In March of 2009 I was photographing birds at the north beach of Fort De Soto County Park on the Gulf Coast of Florida. There were gulls, terns, blackbirds, shorebirds, pelicans and wading birds that were within easy reach of my lens.
As I sat on the warm sandy beach while photographing this Great Blue Heron it moved closer to me and then stopped. Then the heron started to retch and I thought at the time I was going to be able to photograph it expelling a pellet. The pellets contain bits of bone and fur that some bird species are unable to digest.
As I photographed the heron I could see an amber colored liquid blob emerge from the heron’s throat and although I wasn’t quite sure what I was looking at I knew without a doubt that it was not a pellet.
The strand of amber colored liquid dripped from the heron’s bill unto the sand and by then I wondered if what I was seeing was bile, at that time I wasn’t sure that herons or other birds even produced bile.
Bile in humans aids in digestion by breaking down lipids and I suppose it serves the same function in birds.
After the Great Blue Heron finished expelling the bile it rested on the beach and I was able to take a wonderful series of the heron right where I sat. I can’t imagine a heron in Utah moving that close to me, they are far more skittish and uncomfortable around humans here.
This was the only heron or bird that I had photographed expelling bile until last year.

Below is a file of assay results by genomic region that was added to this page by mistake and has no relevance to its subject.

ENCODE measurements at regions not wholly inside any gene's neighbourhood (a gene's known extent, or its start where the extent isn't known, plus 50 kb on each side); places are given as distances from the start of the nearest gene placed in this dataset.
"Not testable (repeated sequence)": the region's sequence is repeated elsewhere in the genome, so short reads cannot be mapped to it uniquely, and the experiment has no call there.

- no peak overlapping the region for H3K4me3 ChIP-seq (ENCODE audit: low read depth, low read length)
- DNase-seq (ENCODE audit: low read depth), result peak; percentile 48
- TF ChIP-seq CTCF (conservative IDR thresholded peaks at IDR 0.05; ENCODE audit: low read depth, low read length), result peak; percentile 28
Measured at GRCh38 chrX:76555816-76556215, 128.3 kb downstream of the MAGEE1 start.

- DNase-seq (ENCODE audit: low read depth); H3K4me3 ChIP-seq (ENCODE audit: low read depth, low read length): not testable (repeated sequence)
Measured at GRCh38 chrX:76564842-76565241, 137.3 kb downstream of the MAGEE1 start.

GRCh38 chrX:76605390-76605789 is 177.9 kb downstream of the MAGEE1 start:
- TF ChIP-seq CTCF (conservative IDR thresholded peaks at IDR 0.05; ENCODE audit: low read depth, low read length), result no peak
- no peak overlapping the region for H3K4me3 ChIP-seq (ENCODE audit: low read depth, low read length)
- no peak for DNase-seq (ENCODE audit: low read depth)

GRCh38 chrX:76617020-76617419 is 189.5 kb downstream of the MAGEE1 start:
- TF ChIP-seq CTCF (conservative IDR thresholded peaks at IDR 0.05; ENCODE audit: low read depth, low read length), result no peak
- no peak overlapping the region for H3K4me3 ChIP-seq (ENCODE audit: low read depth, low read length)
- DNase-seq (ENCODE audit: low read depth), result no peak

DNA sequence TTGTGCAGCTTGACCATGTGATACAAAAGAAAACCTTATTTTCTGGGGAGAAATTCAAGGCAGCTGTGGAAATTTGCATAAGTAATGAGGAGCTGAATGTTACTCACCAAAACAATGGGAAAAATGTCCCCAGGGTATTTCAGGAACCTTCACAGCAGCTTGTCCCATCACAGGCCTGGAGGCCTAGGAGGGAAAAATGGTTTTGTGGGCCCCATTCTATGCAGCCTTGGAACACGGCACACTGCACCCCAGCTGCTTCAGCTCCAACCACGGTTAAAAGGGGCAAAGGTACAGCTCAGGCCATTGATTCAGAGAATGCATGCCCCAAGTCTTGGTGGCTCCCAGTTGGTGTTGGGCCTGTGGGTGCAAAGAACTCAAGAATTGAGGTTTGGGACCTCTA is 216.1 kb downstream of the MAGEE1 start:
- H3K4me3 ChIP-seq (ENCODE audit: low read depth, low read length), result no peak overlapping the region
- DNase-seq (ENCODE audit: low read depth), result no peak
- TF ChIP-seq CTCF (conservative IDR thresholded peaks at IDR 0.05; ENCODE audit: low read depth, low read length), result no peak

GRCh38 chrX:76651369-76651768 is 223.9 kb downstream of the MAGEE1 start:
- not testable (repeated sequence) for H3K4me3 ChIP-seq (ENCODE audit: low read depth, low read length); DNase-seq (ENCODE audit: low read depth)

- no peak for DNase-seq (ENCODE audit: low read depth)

Last September while I was photographing a perched Great Blue Heron at Bear River Migratory Bird Refuge I thought it was going to expel a pellet when it began to retch on a metal pole. Then through my lens I could see an amber strand of liquid that dripped from the heron’s bill and reached all the way down to the top of the post.
I’m not a bird biologist so I am not 100% certain that what I saw and photographed was bile but I can’t think of anything else it could be. I have researched birds and bile on line and found that they do excrete bile from their pancreas and liver. Why they would expel it, I have no clue.
I have only seen and photographed these two Great Blue Herons expelling bile in Florida and Utah. I now wonder how often this occurs.
Birds fascinate me.
Glen A. Fox posted this in the comments, apparently it is not bile but stomach juice:
What you are seeing is stomach juice, based on my many years of working on fish-eating birds. Bird bile is a very dark green. This not an abnormal phenomenon. Great that you are so observant and curious!
Life is good.